Guest editorial by Beth Grace
and Jessica Kennedy
N.C. Press Association
N.C. Rep. Marilyn Avila has been chosen to receive the prestigious North Carolina Press Association’s (NCPA) Lassiter Award to honor her strong and courageous battle to keep government open to the people.
This award was created and named in honor of the late William C. Lassiter, a former general counsel of the NCPA, who spent his life fighting to keep government access open.
The award carries a very simple mission: to honor a non-journalist who has furthered First Amendment freedoms and/or stood strong in defense of open government. It is one of the highest honors the NCPA gives, and is not awarded every year.
Avila was nominated by Todd Allen, owner and publisher of The Wake Weekly, and John Bussian, NCPA First Amendment counsel. She was the clear choice among the judges.
Avila’s work in the North Carolina House of Representatives in 2013 alone makes her richly deserving of the award. On no less than three occasions she rallied support against strong political headwinds within her own Republican House caucus to amend anti-newspaper public notice legislation by replacing the bad bills with the NCPA-backed Florida-Tennessee statewide compromise legislation.
Behind her strong floor speeches, each bill was amended on excep-tionally strong floor votes of 69, 65 and 62 House members — Republican and Democrat — in favor of the NCPA’s bill. The last vote came after the Speaker of the House took a seat on the floor and vehemently denounced the press association’s position on the amendment.
Avila’s floor speeches imploring House members to protect the public’s right to know through her amendment and to protect free press rights (by staving off local government’s “option” to revoke public notice advertising following unfavorable editorializing or coverage by the press) are now legendary.
At session’s end, she had taken substantial political risks to carry the amendments on the House floor, and she prevailed.
Avila will receive a plaque and be honored at the annual NCPA awards reception, Feb. 27, at the Hill Alumni Center in Chapel Hill.
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In defense of public notices
“We’re exempting ourselves from laws that we ask the private sector to obey.
“When we pass laws and taxes and regulations and we hear the private sector yell, ‘It’s too expensive,’ our response is, ‘That’s your cost of doing business.’
“Well, members, our cost of doing business in public notifications to our citizens is a cost that we should incur.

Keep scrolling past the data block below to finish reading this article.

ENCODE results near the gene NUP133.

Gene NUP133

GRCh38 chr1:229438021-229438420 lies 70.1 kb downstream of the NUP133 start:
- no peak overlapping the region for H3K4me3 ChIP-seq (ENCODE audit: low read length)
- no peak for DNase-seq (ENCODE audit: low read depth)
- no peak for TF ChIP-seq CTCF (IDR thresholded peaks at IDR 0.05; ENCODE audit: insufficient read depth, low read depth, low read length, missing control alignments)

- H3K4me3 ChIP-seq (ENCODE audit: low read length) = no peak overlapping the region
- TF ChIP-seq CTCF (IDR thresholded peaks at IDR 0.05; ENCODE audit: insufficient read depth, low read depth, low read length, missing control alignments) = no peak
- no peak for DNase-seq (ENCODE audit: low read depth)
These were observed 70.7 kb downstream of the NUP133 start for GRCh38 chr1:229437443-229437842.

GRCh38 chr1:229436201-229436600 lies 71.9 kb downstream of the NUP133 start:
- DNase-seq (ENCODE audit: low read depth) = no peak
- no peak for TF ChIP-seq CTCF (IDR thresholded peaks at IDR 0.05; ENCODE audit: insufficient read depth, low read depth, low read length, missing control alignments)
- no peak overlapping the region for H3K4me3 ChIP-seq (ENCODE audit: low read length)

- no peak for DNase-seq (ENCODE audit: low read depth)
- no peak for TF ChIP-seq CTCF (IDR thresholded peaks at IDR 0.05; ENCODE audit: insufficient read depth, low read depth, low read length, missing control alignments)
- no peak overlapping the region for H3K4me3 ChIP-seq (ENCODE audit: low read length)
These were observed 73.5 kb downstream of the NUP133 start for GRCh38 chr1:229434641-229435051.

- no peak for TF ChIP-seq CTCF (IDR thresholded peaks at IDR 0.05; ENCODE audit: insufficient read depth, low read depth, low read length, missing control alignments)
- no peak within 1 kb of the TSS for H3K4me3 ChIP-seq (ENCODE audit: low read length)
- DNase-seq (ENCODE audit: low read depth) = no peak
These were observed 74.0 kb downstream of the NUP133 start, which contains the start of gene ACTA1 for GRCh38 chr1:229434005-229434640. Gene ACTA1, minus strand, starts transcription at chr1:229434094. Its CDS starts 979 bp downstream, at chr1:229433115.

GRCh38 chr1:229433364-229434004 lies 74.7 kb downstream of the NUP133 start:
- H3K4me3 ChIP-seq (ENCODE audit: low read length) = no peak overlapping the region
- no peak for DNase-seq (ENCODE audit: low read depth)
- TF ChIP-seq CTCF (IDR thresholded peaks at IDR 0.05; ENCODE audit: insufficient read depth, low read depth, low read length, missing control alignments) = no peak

“We’re setting a precedent that is not good, in policy, as far as keeping in touch with our citizens. We want DENR to exempt itself from notification.
“What’s next, transportation? Education? Commerce?
“Are our citizens going to have to bookmark every website for every department in every division in government and check it every day to figure out what we’re up to down here?
“This illustrates more clearly than any other argument, the direction for this legislation is to keep the current requirements, with cost adjustments, and expand it to reach out to those that want electronic notification, not force all citizens to a limited means of communication that they might not have access to or ability to use.
“How many of you have large rural areas where that access is not available? How many of you have sections in your urban areas where that’s not affordable and they do not have access? ...
“It’s no secret we’re in town and the doors are open for us to come in and speak, yet we are trying to introduce limitation on the notices for public hearings that will impact people’s lives.
“They won’t know the meetings are taking place. They won’t be able to walk through the doors and make their views known. I don’t think that’s what we want to do.
“The stated goal here tonight is to save money. That may be part of it. However, there does seem to be an ulterior motive driven by the natural tension that exists between government and the press as has been reflected lately on some recent exchanges here in the General Assembly.
“To legislate anything here based on pettiness, paranoia or seeking revenge, belittles the positions that we hold.
“As the ultimate source of all govern-ment funding, whether it’s federal, state or local, through their taxes or through their fees, our citizens are entitled to — and should demand — the fundamental obligation of openness and honesty from the people they elect.”
—Marilyn Avila, excerpt of speech on floor of House of Representatives